There are two topics guaranteed to get Iowans' blood boiling. One is Iowa-Iowa State. The other is motor vehicles versus bicycles. While our law firm can't assist with the football issue, we can certainly with vehicle versus bicycle matters.
Bicycle accidents, especially those that result in the rider's death, are always tragic. Unfortunately, the commentary, from drivers and riders alike, that always follows such events is frequently uninformed as to the actual legal obligations borne by drivers and riders under Iowa law. Particularly for the unprotected cyclists, who have much more to lose from following bad advice, such uninformed recommendations can only increase the risk of vehicle versus bicycle accidents. Therefore I want to focus on cyclists' responsibilities when on public roadways.
Many misperceptions seems to arise from people's lack of knowledge that Iowa's motor vehicle code, Iowa Code Chapter 321, specifically applies in all important respects to bicycles. Cyclists' equal access to roadways comes with an equal obligation to obey most rules of the road in Chapter 321. Iowa Code 321.234(2) provides that "[a] person . . . riding a bicycle on the highway is subject to the provisions of this chapter and has all the rights and duties under this chapter applicable to the driver of a vehicle, except those provisions of this chapter which by their nature can have no application or those provisions for which specific exceptions have been set forth regarding police bicycles." Some of the important Chapter 321 provisions regarding cyclist safety include the location where a cyclist should be located in a lane of travel, where a cyclist should be positioned to pass a vehicle, and which direction a cyclist should be traveling in relation to traffic. Cyclists' obligation to obey traffic signals seems to be something that no one misunderstands or disagrees with, so I won't discuss that.
Lane position is a frequent topic of debate. Different people have different ideas on where cyclists should be positioned in their lanes on the road. I can't speak to those opinions, but I can state that Iowa Code 321.297(2) requires "[a]ny vehicle proceeding at less than the normal speed of traffic at the time and place and under the conditions then existing shall be driven in the right-hand lane then available for traffic upon all roadways, or as close as practicable to the right-hand curb or edge of the roadway, except when overtaking and passing another vehicle proceeding in the same direction or when preparing for a left turn at an intersection, an alley, private road or driveway." Remember that this section equally applies to bicycles. Since bicycles rarely move faster than surrounding traffic, this section requires cyclists to ride as close to the right edge of the roadway as practicable. This section also almost certainly prohibits the common practice of cyclists riding two abreast while being passed by faster-moving traffic.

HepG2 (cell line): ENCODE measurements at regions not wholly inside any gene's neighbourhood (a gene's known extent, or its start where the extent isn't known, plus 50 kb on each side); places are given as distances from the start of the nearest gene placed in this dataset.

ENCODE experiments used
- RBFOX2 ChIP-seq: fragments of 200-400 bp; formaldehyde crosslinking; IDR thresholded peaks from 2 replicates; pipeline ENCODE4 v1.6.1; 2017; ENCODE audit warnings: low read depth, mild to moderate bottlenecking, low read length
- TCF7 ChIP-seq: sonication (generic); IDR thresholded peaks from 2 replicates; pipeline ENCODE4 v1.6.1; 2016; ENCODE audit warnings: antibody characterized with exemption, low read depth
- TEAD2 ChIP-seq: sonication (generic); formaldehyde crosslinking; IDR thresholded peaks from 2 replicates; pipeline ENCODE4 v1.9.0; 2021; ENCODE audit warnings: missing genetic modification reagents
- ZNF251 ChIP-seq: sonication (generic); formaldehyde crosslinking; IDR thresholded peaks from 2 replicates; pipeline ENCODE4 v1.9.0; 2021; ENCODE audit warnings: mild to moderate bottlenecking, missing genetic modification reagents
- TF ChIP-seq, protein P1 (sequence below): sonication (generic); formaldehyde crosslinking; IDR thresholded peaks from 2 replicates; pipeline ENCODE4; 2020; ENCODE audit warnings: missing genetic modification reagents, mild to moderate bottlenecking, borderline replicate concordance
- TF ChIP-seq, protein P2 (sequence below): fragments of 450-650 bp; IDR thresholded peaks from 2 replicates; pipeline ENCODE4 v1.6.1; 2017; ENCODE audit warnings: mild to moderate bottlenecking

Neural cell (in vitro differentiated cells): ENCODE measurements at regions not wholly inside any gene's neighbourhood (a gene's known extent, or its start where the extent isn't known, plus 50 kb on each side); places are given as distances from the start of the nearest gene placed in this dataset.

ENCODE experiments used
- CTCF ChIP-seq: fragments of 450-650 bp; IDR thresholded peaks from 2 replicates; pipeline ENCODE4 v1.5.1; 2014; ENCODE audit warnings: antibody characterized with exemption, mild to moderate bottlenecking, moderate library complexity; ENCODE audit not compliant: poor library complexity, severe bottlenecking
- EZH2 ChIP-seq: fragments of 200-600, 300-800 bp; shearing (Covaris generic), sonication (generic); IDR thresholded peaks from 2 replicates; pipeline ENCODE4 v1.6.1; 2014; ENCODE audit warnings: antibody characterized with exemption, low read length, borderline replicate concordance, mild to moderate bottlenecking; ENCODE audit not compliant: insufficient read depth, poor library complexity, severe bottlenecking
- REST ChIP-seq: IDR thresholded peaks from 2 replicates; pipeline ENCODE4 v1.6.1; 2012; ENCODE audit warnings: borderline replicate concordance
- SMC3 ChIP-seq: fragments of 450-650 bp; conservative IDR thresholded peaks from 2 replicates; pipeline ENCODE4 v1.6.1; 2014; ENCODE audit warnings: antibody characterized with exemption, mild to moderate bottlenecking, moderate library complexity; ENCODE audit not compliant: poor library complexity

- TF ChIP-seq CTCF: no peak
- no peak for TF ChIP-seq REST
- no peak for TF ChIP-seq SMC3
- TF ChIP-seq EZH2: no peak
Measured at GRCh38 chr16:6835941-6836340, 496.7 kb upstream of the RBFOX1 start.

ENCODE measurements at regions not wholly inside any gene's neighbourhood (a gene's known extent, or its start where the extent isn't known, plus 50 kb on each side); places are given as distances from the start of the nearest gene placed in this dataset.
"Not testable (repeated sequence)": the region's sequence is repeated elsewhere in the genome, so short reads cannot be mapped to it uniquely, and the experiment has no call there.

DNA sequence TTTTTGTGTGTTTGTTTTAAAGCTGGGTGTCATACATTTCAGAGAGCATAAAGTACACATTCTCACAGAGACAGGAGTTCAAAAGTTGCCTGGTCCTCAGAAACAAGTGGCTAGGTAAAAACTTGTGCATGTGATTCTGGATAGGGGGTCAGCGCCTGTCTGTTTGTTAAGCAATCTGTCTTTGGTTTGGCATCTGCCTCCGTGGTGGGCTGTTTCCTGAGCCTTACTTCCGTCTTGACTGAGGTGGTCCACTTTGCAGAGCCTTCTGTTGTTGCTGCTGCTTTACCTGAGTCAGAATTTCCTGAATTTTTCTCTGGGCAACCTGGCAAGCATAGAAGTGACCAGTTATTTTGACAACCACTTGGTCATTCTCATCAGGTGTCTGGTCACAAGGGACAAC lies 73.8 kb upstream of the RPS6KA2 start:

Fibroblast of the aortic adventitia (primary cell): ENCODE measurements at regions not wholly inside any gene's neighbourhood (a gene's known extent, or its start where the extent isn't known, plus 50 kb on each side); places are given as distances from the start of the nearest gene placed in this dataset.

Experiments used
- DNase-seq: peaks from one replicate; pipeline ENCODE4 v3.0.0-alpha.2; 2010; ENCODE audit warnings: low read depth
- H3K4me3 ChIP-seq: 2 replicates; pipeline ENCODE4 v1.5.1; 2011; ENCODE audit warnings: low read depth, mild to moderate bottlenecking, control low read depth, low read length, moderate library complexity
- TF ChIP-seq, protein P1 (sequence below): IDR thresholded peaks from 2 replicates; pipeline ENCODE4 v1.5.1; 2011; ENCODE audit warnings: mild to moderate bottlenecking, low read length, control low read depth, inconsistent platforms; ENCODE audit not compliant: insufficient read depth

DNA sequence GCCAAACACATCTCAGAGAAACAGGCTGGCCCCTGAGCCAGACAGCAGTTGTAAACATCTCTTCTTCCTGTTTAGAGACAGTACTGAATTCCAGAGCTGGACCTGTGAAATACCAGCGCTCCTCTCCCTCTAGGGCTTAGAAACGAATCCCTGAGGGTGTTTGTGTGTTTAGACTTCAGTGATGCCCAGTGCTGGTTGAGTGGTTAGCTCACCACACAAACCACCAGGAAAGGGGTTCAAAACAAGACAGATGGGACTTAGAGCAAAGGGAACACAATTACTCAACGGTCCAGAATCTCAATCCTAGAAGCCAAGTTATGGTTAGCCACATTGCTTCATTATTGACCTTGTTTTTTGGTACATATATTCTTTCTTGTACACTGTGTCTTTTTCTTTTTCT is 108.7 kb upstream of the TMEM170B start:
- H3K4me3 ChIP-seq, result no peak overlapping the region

That leads to a second topic, which is riding against the flow of traffic. There's no specific Iowa Code section that requires cyclists to ride with the flow of traffic, but such a rule is certainly implied by the section quoted above, not to mention common sense and survival instinct. As the Iowa Department of Transportation notes, "[m]otorists and other cyclists aren’t looking for a bicyclist on the wrong side of the roadway. Riding on the wrong side increases the likelihood and severity of head-on collisions."
Finally, there's the issue of safe passing. I'm not sure that all cyclists consider themselves to be "passing" vehicles when they weave through or ride down the middle of stopped traffic, particularly at traffic lights, but they are. The rules for passing vehicles in Iowa Code sections 321.299-321.304 equally apply to bicycles, particularly the rules requiring passing on the left, not in the middle or on the right as cyclists sometimes do.